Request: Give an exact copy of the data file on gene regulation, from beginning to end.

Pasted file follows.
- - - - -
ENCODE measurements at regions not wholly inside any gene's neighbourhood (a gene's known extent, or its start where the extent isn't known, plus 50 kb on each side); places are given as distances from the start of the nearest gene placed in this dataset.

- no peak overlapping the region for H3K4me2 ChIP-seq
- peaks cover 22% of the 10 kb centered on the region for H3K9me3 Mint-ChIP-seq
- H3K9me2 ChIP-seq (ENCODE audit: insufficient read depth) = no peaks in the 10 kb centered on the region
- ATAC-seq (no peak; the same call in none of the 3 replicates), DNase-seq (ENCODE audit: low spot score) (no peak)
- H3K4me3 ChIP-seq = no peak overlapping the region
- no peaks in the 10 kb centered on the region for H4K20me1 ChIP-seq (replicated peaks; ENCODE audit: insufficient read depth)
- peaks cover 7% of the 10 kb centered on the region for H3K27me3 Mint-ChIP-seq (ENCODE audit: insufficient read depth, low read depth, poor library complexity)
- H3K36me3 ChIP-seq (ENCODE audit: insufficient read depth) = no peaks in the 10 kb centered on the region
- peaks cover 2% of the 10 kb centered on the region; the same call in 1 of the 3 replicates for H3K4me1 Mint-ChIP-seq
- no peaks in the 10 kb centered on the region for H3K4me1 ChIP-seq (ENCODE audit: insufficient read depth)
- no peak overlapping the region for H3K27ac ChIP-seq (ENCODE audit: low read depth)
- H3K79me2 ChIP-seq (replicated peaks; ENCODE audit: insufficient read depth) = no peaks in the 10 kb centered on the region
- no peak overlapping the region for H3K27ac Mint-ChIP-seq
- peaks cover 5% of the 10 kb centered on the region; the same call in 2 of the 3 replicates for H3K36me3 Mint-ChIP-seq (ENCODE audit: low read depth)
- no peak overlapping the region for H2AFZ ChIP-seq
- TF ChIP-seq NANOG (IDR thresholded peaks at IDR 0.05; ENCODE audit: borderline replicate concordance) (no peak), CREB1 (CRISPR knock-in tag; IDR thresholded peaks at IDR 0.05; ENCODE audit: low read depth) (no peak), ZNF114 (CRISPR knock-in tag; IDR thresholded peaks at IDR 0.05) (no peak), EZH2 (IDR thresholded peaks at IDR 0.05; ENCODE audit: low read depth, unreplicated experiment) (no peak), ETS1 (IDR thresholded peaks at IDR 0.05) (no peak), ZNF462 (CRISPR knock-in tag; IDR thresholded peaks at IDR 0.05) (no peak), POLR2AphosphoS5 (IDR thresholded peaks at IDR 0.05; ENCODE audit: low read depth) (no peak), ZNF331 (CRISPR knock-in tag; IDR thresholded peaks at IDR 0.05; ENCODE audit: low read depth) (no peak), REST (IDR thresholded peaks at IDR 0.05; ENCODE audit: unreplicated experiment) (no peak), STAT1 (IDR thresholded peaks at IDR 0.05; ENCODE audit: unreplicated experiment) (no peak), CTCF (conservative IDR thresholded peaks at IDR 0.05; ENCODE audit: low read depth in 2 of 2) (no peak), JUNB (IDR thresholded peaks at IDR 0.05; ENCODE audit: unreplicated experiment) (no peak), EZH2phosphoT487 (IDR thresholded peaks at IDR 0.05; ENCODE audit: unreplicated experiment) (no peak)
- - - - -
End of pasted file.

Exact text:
ENCODE measurements at regions not wholly inside any gene's neighbourhood (a gene's known extent, or its start where the extent isn't known, plus 50 kb on each side); places are given as distances from the start of the nearest gene placed in this dataset.

- no peak overlapping the region for H3K4me2 ChIP-seq
- peaks cover 22% of the 10 kb centered on the region for H3K9me3 Mint-ChIP-seq
- H3K9me2 ChIP-seq (ENCODE audit: insufficient read depth) = no peaks in the 10 kb centered on the region
- ATAC-seq (no peak; the same call in none of the 3 replicates), DNase-seq (ENCODE audit: low spot score) (no peak)
- H3K4me3 ChIP-seq = no peak overlapping the region
- no peaks in the 10 kb centered on the region for H4K20me1 ChIP-seq (replicated peaks; ENCODE audit: insufficient read depth)
- peaks cover 7% of the 10 kb centered on the region for H3K27me3 Mint-ChIP-seq (ENCODE audit: insufficient read depth, low read depth, poor library complexity)
- H3K36me3 ChIP-seq (ENCODE audit: insufficient read depth) = no peaks in the 10 kb centered on the region
- peaks cover 2% of the 10 kb centered on the region; the same call in 1 of the 3 replicates for H3K4me1 Mint-ChIP-seq
- no peaks in the 10 kb centered on the region for H3K4me1 ChIP-seq (ENCODE audit: insufficient read depth)
- no peak overlapping the region for H3K27ac ChIP-seq (ENCODE audit: low read depth)
- H3K79me2 ChIP-seq (replicated peaks; ENCODE audit: insufficient read depth) = no peaks in the 10 kb centered on the region
- no peak overlapping the region for H3K27ac Mint-ChIP-seq
- peaks cover 5% of the 10 kb centered on the region; the same call in 2 of the 3 replicates for H3K36me3 Mint-ChIP-seq (ENCODE audit: low read depth)
- no peak overlapping the region for H2AFZ ChIP-seq
- TF ChIP-seq NANOG (IDR thresholded peaks at IDR 0.05; ENCODE audit: borderline replicate concordance) (no peak), CREB1 (CRISPR knock-in tag; IDR thresholded peaks at IDR 0.05; ENCODE audit: low read depth) (no peak), ZNF114 (CRISPR knock-in tag; IDR thresholded peaks at IDR 0.05) (no peak), EZH2 (IDR thresholded peaks at IDR 0.05; ENCODE audit: low read depth, unreplicated experiment) (no peak), ETS1 (IDR thresholded peaks at IDR 0.05) (no peak), ZNF462 (CRISPR knock-in tag; IDR thresholded peaks at IDR 0.05) (no peak), POLR2AphosphoS5 (IDR thresholded peaks at IDR 0.05; ENCODE audit: low read depth) (no peak), ZNF331 (CRISPR knock-in tag; IDR thresholded peaks at IDR 0.05; ENCODE audit: low read depth) (no peak), REST (IDR thresholded peaks at IDR 0.05; ENCODE audit: unreplicated experiment) (no peak), STAT1 (IDR thresholded peaks at IDR 0.05; ENCODE audit: unreplicated experiment) (no peak), CTCF (conservative IDR thresholded peaks at IDR 0.05; ENCODE audit: low read depth in 2 of 2) (no peak), JUNB (IDR thresholded peaks at IDR 0.05; ENCODE audit: unreplicated experiment) (no peak), EZH2phosphoT487 (IDR thresholded peaks at IDR 0.05; ENCODE audit: unreplicated experiment) (no peak)